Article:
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Colorado DUI laws set to become significantly tougher in 2014

Beginning January 1, those arrested in Colorado for driving under the influence of alcohol (DUI) will face a harsher reality if they elect to refuse alcohol testing such as breathalyzers and blood tests. The impact of these law changes will likely be substantial given that, according to MADD, more than 7,300 Colorado drivers refused testing in 2012 – representing nearly 30 percent of the roughly 25,000 DUI arrests in Colorado that year.

Specifically, starting in 2014, any driver that refuses an alcohol test after being arrested for DUI in Colorado will be labeled under the law as a “persistent drunk driver” – a label that carries considerable consequences in Colorado. For instance, these drivers will not only lose their licenses for one year in Colorado, but if they want to receive a restricted license prior to serving the full one-year suspension, they will have to install ignition interlock devices (IID) on their cars – which are machines that require drivers to provide alcohol-free breath samples before their cars will start. Furthermore, drivers who refuse alcohol testing under the new laws will have to wait at least two months into their suspension period before they will even be afforded the opportunity to obtain an interlock-restricted license.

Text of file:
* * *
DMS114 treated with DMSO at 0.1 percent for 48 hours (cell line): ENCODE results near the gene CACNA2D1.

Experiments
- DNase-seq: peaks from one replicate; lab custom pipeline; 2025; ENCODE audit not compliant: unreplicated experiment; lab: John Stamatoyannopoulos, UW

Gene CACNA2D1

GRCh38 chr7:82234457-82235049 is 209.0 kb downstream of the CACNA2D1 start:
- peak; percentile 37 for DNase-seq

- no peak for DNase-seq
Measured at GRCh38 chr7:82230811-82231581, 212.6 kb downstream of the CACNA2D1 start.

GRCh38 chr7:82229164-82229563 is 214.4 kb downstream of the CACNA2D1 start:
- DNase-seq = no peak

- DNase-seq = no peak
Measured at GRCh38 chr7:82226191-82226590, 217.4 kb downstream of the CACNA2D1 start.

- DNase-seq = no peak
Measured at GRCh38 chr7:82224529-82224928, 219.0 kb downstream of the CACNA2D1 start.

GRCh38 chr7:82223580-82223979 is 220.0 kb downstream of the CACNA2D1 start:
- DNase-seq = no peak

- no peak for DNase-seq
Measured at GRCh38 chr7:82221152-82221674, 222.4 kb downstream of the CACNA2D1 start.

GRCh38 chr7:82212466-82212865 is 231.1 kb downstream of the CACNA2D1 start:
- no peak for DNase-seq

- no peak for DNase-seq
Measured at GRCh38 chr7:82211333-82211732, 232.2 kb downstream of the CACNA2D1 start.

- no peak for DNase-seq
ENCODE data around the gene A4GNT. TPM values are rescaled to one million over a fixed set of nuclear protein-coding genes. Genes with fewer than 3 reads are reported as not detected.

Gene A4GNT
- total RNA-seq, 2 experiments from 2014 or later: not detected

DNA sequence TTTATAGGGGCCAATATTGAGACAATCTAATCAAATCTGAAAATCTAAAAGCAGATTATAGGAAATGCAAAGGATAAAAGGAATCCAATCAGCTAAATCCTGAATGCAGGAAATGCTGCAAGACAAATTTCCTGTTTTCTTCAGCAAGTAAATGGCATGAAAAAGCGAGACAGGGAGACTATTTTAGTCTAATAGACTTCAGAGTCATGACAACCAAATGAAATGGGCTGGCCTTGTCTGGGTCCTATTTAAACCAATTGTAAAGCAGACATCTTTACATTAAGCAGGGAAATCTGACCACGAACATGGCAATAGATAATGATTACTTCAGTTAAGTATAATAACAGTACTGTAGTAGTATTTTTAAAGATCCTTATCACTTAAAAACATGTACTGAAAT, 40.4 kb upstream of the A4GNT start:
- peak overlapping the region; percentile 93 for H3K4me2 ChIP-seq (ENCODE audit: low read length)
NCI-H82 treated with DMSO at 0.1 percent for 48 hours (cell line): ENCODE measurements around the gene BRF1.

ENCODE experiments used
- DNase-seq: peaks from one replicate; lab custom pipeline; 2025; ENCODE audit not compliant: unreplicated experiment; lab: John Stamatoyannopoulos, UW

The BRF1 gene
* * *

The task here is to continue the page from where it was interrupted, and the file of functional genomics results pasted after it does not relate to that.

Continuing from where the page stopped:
Under current Colorado law, persistent drunk drivers are classified as those with multiple alcohol-related driving violations or revocations, or those who drive with a blood-alcohol-concentration (BAC) of 0.17 percent (which is actually being lowered next year to 0.15 percent). Adding motorists who refuse alcohol testing to this category of drivers is particularly significant given that Colorado law already requires persistent drunk drivers to hold an interlock-restricted license for at least two years before they will be eligible for any other driver’s license – not to mention that they must complete an alcohol education and treatment program certified by the state.

Why are there penalties for refusing a Colorado breathalyzer?

Many drivers may actually wonder why they can face such severe penalties for simply not agreeing to provide incriminating evidence to the police that can be used against them. Well, the answer lies in Colorado’s expressed consent law.

 

Essentially, the expressed consent law in Colorado states that a driver is “deemed to have expressed such person’s consent” to alcohol testing merely by operating a motor vehicle on Colorado roadways. Thus, subsequently refusing to such testing can be punishable under the law.

Help is available if facing Colorado DUI charges

Ultimately, the laws in Colorado regarding alcohol testing can be quite complex, especially with the law changes that are about to go into effect. Accordingly, if you are arrested for DUI in Colorado, it is best to seek the counsel of an experienced DUI defense attorney. A skilled attorney can review the circumstances of your arrest and help determine what your rights and options may be given your situation.